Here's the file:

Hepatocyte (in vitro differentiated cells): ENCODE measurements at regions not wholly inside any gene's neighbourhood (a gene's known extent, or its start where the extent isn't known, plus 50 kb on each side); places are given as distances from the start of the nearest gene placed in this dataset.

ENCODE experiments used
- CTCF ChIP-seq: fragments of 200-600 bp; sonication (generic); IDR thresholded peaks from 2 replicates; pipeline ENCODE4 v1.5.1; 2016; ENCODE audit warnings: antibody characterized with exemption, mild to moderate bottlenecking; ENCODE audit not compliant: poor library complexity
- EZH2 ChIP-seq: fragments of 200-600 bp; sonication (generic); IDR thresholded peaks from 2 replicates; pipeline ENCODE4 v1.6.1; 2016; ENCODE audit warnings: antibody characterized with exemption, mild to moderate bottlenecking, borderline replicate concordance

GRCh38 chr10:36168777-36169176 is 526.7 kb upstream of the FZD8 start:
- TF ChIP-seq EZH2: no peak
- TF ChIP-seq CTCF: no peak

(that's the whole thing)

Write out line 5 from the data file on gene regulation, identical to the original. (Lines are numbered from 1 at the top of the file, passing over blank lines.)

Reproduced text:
GRCh38 chr10:36168777-36169176 is 526.7 kb upstream of the FZD8 start: